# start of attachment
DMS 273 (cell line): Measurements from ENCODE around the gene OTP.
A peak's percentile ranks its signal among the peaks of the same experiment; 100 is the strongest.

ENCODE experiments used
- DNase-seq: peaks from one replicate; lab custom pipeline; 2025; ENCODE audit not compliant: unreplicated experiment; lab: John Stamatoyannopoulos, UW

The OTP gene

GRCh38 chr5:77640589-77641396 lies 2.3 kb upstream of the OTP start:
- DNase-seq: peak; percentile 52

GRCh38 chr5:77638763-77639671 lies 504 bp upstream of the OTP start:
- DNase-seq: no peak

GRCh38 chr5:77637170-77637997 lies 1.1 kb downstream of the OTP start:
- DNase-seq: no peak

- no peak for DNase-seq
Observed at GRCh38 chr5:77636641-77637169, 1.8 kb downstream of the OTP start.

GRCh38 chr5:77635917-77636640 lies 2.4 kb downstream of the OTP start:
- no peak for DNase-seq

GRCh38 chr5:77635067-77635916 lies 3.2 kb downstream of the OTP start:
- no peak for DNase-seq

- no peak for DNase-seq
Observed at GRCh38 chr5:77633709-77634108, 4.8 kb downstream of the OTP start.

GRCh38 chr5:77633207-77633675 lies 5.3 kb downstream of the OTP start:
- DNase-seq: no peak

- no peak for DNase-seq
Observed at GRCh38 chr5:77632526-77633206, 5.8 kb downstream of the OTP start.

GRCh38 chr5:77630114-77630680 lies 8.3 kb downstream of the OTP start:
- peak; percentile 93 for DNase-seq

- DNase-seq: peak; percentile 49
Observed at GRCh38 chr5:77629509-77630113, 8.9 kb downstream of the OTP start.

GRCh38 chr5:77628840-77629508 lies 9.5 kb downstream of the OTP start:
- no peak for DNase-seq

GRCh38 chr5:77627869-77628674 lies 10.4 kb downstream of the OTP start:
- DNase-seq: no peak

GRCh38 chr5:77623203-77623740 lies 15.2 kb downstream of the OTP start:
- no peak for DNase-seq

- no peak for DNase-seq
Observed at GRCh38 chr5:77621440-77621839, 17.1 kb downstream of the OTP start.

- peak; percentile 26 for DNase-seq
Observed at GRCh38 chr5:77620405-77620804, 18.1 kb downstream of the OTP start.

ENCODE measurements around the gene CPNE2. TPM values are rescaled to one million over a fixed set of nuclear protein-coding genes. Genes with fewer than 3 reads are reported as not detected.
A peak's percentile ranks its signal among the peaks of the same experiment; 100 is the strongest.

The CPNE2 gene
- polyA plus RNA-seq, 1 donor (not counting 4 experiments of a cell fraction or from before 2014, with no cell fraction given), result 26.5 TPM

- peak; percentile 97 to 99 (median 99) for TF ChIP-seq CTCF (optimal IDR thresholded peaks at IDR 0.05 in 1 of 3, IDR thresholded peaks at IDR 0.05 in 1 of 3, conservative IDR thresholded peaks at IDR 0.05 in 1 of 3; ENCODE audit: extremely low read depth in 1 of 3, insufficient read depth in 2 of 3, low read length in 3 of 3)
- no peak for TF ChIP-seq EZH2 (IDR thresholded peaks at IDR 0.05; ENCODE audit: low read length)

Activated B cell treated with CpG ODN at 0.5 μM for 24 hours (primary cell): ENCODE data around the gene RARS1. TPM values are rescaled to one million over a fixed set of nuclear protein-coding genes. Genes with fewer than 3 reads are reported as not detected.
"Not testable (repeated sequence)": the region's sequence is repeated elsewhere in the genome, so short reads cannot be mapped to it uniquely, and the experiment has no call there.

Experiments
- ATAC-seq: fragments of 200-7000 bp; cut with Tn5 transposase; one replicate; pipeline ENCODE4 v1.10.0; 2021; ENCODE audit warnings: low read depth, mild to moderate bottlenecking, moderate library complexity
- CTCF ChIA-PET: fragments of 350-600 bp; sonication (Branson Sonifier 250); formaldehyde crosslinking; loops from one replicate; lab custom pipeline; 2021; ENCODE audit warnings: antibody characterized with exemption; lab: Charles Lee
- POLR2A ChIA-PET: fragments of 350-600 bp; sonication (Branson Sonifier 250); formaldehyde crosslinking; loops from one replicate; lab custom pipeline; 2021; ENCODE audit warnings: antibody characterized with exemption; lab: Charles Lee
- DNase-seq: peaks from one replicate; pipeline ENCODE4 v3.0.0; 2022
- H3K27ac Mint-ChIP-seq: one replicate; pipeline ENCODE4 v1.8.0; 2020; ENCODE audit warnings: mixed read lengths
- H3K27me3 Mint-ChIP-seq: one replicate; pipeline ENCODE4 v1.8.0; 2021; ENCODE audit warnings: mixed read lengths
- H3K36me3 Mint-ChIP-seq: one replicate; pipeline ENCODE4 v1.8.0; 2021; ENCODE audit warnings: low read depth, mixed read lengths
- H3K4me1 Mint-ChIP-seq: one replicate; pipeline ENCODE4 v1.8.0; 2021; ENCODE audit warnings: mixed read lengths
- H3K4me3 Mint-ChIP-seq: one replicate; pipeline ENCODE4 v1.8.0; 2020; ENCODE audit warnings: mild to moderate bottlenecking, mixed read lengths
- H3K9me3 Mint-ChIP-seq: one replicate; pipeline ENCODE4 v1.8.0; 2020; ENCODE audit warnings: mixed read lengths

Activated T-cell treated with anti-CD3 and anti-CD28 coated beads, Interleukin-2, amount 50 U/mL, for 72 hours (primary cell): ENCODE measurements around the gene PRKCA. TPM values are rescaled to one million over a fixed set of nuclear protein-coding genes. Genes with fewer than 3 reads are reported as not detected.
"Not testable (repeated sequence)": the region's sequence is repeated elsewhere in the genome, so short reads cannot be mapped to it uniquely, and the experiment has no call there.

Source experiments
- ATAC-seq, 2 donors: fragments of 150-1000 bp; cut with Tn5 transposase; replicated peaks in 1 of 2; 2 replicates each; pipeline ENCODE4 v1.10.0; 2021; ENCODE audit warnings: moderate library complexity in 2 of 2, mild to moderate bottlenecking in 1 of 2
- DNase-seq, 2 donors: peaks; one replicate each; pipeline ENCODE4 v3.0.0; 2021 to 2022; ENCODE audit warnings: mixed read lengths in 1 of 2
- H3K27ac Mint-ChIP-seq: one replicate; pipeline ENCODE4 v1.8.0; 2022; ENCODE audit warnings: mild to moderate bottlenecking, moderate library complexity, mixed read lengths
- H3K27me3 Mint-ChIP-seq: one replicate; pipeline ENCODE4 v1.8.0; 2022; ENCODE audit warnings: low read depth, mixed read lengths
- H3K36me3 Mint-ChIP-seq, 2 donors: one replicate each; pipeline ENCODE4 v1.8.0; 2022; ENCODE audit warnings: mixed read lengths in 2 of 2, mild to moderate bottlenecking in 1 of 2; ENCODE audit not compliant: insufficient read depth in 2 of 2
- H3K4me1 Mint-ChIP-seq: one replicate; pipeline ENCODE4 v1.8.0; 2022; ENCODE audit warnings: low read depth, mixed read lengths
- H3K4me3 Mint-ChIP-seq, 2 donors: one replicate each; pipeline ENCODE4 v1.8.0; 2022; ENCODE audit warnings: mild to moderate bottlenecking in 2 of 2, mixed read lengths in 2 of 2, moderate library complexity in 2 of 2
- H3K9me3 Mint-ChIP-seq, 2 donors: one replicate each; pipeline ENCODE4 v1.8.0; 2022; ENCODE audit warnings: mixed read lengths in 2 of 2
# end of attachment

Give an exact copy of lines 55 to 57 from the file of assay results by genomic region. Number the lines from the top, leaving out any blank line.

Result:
- H3K4me3 Mint-ChIP-seq: one replicate; pipeline ENCODE4 v1.8.0; 2020; ENCODE audit warnings: mild to moderate bottlenecking, mixed read lengths
- H3K9me3 Mint-ChIP-seq: one replicate; pipeline ENCODE4 v1.8.0; 2020; ENCODE audit warnings: mixed read lengths

Activated T-cell treated with anti-CD3 and anti-CD28 coated beads, Interleukin-2, amount 50 U/mL, for 72 hours (primary cell): ENCODE measurements around the gene PRKCA. TPM values are rescaled to one million over a fixed set of nuclear protein-coding genes. Genes with fewer than 3 reads are reported as not detected.